What does living "Off the Grid" mean?
Usually when people say they are living “off the grid” they mean that, very simply, their home doesn’t get its electricity from the power lines. Instead, they’re living without electricity, or generating their own. However, the term is sometimes used to mean something broader. “Living off the grid” can imply that you’re self-sufficient in other ways, too: For example, you may be getting your water from a well, and heating your home with a woodstove. Being completely off grid would make you completely independent of the utility companies!
Back to electricity, though, whether or not you want to be “on the grid” is an important distinction to make if you’re shopping for a wind turbine or solar-electric panels. An off-grid system requires some extra equipment. You’ll generally need a battery bank for storage, or maybe a diesel or gas generator to provide backup power. In contrast, a grid-tied system uses the electric grid for storage and backup. You send power to the grid when you’re producing more electricity than you need, and draw power from the grid when you’re not producing enough.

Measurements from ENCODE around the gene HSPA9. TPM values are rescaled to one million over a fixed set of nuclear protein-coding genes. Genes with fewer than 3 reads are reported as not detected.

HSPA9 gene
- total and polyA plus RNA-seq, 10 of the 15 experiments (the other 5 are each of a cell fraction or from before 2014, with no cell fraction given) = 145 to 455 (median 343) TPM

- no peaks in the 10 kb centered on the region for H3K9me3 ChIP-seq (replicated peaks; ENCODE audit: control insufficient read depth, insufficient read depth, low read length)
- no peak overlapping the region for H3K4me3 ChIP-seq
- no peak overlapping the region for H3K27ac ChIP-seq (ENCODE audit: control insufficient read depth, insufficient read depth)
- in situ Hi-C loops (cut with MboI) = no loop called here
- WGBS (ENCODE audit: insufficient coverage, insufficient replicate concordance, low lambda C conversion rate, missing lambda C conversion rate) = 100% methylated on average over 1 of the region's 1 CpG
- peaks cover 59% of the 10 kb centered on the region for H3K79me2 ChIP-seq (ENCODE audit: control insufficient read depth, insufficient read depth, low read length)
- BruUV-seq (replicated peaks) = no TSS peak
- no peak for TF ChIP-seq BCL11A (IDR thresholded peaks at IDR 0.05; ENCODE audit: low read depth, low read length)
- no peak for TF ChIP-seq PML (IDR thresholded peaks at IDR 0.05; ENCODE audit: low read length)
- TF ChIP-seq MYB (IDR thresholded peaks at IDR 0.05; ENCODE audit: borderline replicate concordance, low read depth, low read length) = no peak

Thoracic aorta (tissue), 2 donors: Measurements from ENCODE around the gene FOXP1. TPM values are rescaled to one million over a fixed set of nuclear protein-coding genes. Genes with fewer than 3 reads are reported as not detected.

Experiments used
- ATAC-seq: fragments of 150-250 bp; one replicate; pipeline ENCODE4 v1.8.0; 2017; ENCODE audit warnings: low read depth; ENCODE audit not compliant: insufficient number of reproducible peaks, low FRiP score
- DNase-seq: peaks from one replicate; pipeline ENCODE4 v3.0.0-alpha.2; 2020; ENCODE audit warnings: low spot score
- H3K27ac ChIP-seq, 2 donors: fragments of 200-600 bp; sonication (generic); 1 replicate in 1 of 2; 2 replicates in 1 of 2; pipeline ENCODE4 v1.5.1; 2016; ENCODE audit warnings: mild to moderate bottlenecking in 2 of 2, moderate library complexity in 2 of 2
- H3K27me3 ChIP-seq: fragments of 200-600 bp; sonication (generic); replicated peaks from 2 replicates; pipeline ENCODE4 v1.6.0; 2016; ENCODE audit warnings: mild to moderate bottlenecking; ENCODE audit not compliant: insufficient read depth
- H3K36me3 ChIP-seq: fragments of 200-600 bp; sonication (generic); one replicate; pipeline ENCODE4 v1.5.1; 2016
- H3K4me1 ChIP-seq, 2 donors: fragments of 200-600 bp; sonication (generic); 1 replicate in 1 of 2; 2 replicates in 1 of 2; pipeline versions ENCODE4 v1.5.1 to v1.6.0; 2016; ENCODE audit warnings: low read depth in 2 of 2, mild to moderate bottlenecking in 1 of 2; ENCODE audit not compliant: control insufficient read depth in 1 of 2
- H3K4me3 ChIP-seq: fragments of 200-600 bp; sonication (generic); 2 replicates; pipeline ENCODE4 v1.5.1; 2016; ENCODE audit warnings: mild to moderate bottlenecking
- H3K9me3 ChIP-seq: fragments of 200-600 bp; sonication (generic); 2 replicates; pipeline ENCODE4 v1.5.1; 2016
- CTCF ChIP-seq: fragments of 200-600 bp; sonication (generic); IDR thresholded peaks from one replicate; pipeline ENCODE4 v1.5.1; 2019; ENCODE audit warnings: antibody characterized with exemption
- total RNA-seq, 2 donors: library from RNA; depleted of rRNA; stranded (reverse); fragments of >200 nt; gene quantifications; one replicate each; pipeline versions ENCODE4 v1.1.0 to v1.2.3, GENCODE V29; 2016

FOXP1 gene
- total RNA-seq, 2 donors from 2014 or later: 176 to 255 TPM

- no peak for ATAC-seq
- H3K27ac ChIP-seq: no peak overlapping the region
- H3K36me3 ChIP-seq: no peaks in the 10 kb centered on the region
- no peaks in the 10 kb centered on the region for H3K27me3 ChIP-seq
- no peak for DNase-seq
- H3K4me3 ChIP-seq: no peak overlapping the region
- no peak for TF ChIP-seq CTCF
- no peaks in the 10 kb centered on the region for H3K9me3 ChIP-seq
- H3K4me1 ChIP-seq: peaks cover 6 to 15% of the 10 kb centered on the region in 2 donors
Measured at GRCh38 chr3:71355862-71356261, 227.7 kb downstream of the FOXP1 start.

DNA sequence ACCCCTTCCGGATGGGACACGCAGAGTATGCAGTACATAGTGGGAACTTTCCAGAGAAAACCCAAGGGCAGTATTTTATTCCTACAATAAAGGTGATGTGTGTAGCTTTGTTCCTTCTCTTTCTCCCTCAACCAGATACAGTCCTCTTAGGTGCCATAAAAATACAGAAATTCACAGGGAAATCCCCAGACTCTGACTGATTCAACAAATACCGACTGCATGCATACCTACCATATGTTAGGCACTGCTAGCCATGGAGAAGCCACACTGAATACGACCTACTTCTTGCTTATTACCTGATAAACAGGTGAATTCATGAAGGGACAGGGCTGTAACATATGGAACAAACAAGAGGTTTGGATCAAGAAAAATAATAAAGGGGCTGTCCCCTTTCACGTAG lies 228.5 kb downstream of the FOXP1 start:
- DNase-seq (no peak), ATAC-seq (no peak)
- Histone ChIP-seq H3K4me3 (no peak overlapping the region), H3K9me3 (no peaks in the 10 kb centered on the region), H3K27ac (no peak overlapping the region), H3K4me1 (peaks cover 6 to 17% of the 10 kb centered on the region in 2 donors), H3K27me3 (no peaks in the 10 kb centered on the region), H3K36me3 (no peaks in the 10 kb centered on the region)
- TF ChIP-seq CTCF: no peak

There are benefits and drawbacks either way. Grid-tied systems are usually cheaper to buy and simpler to operate, but on the other hand, an off-grid system allows you to be completely energy independent. For example, during a blackout, power might be out to your entire neighborhood while, at your off-grid home, the lights are still on.
By: Megan Phelps